5 Facts About Bartók’s String Quartets


Bela Bartók’s string quartets are widely viewed to be the most significant contribution to the genre since Beethoven’s, 100 years earlier. As we look forward to the final concert in the Fry Street Quartet’s exploration of these incredible pieces, we thought we’d share a few interesting tidbits about. Did we miss something important? Let us know in the comments!

1. The string quartets encompass Bartók’s entire career as a composer.

His first quartet was completed in 1909, when he was 27. His sixth quartet premiered just four years before his death.

2. Many subsequent composers have looked to Bartók’s quartets for inspiration.

Britten’s Cello Sonata makes reference to these works, as do the string quartets of Carter, Ligeti, and György Kurtág. (We’ll hear from Kurtág on April 15, when his Signs, Games, and Messages are interspersed with Bach’s G major Cello Suite.)

3. Bartók’s quartets were inspired by the folk music of his native Hungary.

Bartók wasn’t just a composer— he was one of the first and greatest ethnomusicologists, and he frequently journeyed throughout the countryside of Eastern Europe, transcribing the folk music of the villages he encountered. These melodies— so different from the rhythms and scales of “proper” classical music— piqued his imagination and infused the music he composed.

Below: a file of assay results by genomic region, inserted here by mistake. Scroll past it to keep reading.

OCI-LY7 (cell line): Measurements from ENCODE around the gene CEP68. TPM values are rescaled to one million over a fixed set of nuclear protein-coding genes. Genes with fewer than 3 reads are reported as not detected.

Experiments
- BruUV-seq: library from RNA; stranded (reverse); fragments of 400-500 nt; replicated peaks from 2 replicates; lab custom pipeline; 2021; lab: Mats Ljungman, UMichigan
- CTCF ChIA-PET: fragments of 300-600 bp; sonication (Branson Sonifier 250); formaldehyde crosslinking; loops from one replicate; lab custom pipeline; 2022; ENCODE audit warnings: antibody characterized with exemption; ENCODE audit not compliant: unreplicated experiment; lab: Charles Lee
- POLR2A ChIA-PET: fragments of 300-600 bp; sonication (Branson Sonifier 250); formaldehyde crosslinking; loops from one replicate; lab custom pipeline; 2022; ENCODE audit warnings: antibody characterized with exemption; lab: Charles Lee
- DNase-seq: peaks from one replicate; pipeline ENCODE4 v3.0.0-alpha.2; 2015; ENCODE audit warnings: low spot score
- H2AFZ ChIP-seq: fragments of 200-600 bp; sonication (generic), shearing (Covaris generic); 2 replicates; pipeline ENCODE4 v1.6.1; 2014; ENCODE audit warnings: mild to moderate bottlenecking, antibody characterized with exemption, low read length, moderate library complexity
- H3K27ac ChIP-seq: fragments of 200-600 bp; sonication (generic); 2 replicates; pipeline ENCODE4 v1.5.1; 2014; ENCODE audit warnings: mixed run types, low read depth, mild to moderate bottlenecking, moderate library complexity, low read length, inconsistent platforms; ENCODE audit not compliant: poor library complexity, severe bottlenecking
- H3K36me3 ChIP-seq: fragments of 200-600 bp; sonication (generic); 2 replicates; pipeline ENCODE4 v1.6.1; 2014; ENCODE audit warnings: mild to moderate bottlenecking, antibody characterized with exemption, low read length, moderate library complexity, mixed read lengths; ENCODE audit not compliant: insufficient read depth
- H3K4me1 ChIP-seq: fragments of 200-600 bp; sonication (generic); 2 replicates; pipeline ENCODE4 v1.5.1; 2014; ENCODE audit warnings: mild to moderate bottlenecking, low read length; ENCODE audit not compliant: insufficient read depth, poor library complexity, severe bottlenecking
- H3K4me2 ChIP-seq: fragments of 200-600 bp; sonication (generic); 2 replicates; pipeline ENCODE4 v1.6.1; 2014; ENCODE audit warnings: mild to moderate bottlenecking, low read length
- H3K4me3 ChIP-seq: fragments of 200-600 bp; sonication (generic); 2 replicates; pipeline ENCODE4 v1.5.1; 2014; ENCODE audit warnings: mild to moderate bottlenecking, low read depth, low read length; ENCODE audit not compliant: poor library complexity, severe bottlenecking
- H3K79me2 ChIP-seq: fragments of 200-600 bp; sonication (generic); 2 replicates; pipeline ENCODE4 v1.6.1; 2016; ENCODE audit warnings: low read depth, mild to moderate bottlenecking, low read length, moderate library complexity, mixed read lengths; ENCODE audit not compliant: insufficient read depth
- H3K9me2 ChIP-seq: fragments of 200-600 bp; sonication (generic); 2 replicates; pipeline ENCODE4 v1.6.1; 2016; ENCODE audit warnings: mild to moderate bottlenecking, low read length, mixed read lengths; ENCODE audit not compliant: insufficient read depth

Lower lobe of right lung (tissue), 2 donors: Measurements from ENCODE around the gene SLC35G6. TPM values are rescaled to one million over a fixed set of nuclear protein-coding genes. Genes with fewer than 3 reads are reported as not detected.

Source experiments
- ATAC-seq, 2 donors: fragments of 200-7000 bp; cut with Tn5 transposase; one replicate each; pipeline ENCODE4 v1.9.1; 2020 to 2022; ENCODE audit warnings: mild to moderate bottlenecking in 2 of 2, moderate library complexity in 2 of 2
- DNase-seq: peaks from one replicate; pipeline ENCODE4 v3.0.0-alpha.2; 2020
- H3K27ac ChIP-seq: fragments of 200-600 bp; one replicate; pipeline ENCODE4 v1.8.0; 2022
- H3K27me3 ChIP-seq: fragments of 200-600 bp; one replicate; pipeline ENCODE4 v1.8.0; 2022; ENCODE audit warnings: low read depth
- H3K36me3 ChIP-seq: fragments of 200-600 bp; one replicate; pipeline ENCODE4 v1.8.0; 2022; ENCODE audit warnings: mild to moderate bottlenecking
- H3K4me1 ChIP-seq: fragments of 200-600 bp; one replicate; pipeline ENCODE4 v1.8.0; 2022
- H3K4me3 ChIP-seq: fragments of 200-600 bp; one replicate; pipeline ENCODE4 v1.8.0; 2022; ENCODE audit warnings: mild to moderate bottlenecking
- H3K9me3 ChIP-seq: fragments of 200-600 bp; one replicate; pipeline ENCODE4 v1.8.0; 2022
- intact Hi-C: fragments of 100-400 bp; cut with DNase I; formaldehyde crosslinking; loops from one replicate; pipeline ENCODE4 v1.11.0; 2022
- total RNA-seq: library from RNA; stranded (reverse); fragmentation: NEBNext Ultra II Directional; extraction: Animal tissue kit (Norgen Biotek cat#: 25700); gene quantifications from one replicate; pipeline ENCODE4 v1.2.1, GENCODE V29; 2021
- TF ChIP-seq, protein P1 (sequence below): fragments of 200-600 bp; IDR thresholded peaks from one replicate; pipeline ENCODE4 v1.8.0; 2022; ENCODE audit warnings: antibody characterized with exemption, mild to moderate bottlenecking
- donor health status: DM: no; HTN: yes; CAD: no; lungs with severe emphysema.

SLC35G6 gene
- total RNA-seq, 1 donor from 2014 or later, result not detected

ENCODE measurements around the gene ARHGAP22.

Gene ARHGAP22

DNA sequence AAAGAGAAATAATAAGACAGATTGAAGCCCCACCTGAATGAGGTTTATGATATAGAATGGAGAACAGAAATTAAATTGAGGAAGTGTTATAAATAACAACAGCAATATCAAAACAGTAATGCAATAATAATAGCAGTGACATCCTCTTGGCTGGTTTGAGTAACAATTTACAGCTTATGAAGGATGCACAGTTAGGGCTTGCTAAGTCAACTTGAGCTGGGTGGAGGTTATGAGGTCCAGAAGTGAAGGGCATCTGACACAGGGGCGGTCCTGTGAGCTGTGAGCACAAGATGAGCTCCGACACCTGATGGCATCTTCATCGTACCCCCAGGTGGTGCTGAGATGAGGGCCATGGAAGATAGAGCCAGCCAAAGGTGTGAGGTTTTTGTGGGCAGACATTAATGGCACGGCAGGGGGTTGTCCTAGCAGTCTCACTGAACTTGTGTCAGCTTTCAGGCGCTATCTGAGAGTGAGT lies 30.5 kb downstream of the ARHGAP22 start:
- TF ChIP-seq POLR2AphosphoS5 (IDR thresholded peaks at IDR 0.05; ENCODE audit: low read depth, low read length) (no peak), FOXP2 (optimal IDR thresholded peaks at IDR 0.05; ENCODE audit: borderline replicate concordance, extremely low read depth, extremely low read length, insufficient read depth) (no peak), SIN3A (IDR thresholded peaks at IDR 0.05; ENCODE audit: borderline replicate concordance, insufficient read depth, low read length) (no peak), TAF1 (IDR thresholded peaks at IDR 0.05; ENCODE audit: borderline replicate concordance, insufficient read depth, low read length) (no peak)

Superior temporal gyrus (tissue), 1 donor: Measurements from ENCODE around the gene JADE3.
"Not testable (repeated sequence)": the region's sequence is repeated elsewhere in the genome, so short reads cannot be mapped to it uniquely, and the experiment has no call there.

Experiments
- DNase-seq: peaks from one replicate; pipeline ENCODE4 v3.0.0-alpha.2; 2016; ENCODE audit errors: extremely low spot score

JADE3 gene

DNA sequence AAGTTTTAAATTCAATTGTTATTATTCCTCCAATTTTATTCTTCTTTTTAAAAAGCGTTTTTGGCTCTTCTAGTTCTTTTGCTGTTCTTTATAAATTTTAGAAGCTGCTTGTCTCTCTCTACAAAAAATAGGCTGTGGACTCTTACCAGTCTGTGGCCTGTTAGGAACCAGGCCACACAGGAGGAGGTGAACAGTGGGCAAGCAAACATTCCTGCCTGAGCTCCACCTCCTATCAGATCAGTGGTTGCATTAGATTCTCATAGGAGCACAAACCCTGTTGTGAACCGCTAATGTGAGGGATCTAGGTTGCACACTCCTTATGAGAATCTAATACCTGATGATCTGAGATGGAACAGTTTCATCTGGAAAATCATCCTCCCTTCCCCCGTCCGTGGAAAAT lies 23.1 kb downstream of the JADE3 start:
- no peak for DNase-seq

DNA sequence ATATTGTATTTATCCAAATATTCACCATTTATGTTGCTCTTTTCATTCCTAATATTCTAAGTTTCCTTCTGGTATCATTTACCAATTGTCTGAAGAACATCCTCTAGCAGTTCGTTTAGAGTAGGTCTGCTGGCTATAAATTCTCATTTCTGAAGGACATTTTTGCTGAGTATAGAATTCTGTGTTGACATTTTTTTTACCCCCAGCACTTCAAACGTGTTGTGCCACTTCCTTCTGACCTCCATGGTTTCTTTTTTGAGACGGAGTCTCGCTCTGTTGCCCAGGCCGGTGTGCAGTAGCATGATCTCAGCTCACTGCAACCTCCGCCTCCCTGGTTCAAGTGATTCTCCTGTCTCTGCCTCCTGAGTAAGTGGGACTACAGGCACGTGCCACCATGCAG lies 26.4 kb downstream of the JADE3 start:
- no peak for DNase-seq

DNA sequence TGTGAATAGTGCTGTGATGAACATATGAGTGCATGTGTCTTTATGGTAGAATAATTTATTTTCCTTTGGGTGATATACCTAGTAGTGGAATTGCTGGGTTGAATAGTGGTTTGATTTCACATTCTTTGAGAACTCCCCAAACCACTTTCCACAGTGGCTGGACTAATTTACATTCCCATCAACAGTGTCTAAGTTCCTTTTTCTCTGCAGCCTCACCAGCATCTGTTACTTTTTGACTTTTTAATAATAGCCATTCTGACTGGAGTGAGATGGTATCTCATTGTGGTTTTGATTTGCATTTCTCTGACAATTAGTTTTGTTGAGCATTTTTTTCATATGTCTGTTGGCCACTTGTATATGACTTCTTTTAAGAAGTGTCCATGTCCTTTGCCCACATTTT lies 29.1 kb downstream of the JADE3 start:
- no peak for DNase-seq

4. Bartók uses a lot of special effects in his quartets.

String music before Bartók mostly used two different techniques: bowing and plucking (called “pizzicato”). While he wasn’t the first to use other techniques, they permeate Bartók’s quartets in a way not before seen in music. The musicians beat the string with the wood of the bow (col legno), slide along the strings in glissandi, play over the fingerboard (sul tasto) or the bridge (sul ponticello), strum like a guitar, and— most uniquely— pluck the string so strongly that it rebounds against the fingerboard with an audible “snap”. This technique has become so identified with these quartets that it’s known as a “Bartók pizzicato”. You’ll hear quite a few examples of this technique in the fourth movement of Quartet No. 4.

5. Playing all six of Bartók’s quartets is a major achievement for any string quartet.

Just as orchestras embark on cycles of all nine of Beethoven’s symphonies, it’s a major milestone for string quartets to perform all six of Bartók’s quartets.

Over the last two years, we’ve had the privilege of joining the Fry Street Quartet as they’ve taken this journey. Join us on Sunday as they perform the final concert in this series!